Sitting right behind health care on the President's agenda is climate change legislation. Any meaningful change will take one of two forms: either cap and trade or a carbon tax. Republicans will attack this bill as raising taxes on working American families. And, in a very real sense, they will be right.
Ask yourself a question: why do we use fossil fuels now? Why doesn't everybody have solar panels and wind turbines? Cost, as always, is the answer. Energy from fossil fuels is cheaper to generate than energy from the sun. Yes, the fuel for solar energy is "free", but the cost of generation doesn't just include the raw fuel, but also the capital cost of the generation equipment. A typical coal power plant is a Kia, and solar panels are, say, a Jaguar. Or, if you prefer irony, a Hummer.
If the government wants to incentivize the purchase of green energy, then they either need to increase the cost of dirty power or reduce the cost of clean power to level the playing field. There are three mechanisms that they can use:
1) Reduce the cost of the generation equipment with subsidies.
2) Provide subsidies for the production of alternative power, increasing its value relative to dirty power.
3) Increase the cost of dirty power through taxes.
That's it. Those are the variables that can be modified by the government. Either cap and trade or a carbon tax fall into category 3. In order for carbon to actually be reduced, the cost of carbon must increase until clean generation is cheaper.
Let me quickly address some typical complaints. First, liberals: "People are installing solar power right now! Why can't we all just do the right thing. No, not smash pizzeria windows with garbage cans. Why can't we all just buy solar panels and hold hands and make the world a better place?"
To which I reply, shut your pie hole, hippie. That's not how the world works. If you are willing to pay more for solar power than for dirty coal, then that's a luxury expense. If you can afford it, and that's how you want to spend your money, then you are free to do so. But people who can't afford it, or, more importantly, businesses that have to keep their prices low to remain competitive, won't impose this cost on themselves.
And conservatives: "It isn't the government's role to take MY money and give it to some hippies who want solar panels. I should be able to purchase whatever power is cheapest and let the market dictate whether or not alternative power should survive."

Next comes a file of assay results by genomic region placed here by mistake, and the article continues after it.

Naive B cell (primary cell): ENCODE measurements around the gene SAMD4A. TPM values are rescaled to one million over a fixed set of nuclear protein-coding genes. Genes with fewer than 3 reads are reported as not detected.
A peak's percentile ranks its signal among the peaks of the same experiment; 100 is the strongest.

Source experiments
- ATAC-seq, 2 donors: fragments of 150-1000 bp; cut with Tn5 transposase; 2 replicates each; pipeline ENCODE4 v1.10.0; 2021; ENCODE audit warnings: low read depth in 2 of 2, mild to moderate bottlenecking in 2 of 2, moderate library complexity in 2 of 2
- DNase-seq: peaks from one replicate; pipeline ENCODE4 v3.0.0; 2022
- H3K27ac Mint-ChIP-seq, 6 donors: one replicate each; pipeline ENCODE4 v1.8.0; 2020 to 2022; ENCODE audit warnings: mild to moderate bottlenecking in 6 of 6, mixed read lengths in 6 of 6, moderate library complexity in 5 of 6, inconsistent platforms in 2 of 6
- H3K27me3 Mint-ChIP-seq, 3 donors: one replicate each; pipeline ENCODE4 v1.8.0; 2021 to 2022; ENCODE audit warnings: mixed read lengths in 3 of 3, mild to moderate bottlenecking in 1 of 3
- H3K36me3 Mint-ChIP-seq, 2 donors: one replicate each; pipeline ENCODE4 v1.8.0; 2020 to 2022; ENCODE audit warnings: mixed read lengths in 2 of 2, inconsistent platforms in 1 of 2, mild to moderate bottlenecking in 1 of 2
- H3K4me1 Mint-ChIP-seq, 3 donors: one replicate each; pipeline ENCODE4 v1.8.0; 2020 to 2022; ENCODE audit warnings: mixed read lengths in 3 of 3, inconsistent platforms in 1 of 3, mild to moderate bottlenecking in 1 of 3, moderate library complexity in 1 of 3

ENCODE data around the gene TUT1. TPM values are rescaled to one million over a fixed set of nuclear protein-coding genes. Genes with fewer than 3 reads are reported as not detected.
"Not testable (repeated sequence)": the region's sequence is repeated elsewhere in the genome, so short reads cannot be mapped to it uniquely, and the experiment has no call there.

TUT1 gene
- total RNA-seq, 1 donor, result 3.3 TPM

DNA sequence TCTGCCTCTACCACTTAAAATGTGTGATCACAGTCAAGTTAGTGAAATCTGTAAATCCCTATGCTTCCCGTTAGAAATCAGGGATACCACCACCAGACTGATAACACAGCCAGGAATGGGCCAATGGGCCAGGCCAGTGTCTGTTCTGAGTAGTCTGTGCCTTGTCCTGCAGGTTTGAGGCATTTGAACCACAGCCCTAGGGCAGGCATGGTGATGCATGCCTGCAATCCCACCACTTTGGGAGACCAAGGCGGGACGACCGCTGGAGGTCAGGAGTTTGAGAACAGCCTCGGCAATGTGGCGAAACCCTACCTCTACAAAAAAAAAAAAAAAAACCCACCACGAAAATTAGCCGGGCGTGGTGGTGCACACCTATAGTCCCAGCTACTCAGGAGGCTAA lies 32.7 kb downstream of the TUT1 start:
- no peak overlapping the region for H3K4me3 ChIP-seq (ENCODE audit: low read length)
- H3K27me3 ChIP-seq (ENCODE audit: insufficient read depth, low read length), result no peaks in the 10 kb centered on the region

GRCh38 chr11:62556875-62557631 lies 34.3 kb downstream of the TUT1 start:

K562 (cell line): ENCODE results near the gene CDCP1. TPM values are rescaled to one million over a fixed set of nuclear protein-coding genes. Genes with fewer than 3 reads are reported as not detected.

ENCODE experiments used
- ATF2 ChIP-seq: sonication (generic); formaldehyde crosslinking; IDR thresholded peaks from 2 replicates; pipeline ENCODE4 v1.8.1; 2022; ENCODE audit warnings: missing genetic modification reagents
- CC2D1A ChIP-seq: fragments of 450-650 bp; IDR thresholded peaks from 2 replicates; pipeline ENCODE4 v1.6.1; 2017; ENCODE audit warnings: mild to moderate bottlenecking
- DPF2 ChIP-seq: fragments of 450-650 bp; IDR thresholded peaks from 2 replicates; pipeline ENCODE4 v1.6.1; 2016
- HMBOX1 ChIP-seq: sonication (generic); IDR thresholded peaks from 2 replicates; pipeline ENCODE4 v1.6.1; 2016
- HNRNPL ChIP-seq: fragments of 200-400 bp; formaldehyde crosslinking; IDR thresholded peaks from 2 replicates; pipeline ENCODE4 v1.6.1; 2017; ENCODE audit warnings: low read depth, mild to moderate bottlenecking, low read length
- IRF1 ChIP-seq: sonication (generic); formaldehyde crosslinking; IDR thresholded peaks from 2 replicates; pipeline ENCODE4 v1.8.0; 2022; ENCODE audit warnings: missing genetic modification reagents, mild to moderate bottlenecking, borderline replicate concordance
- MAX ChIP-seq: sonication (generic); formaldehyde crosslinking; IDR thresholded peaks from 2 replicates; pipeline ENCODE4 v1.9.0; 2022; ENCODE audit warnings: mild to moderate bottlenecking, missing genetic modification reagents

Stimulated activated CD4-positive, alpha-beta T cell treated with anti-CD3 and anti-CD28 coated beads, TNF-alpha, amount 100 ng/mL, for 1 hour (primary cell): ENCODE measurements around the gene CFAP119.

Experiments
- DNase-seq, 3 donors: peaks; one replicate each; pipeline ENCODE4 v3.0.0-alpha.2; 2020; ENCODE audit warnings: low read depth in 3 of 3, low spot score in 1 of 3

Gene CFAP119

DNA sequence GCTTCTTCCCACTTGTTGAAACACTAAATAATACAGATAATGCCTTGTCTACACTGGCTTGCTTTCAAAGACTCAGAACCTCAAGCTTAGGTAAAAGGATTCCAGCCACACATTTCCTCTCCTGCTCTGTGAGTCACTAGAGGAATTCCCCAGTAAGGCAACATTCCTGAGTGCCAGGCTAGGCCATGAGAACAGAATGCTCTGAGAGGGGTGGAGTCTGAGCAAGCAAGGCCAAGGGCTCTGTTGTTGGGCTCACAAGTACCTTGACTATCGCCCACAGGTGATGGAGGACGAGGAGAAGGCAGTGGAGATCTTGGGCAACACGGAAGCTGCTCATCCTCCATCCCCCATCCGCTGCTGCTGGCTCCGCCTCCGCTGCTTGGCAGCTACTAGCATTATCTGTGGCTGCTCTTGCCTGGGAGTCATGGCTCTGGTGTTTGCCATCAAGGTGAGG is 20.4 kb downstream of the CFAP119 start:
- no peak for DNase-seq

And I almost agree with that point of view, except that the current market evaluation ignores part of the cost of that cheap dirty power. Tim Harford, the official economist of ObscureCraft (since he is the only one I have read) talks in his book, The Undercover Economist
, about the cost of externalities. The example he uses is driving. When I drive, there is a tangible cost to me: the purchase of the car, the maintenance, the gas, and the taxes. But when I drive, I impose on others. I clog up the streets, I help create traffic, I emit pollution, and sometimes (all the time) I drive like a total asshole. Each of those actions has a cost to others. Pedestrians and bicyclists are less safe, ice caps melt a little bit more, noise, etc. Clearly I am making other people less well off than they would have been if I didn't drive. I have therefore created a cost to them that I am not paying. This is called an externality cost.
In the example of power, the dirty power has an externality cost in climate change, the consumption of finite natural resources, and the global social cost of sustaining petro-dictatorships, to name a few examples. But these externalities are not built into the cost of dirty power. If we truly accounted for the full cost of dirty power, there's a good chance that renewable energy would come out ahead.
Climate change legislation will raise taxes on working families. It will increase the cost of dirty power until it becomes cheaper to buy clean power. That is what it must do to have any effect.
But the extra cost for dirty power is a tangible representation of the externality cost we are already paying.
Actually valuing these externalities is one of the hardest questions in economics. In part 2, I'll talk about a California program that might have come up with an answer.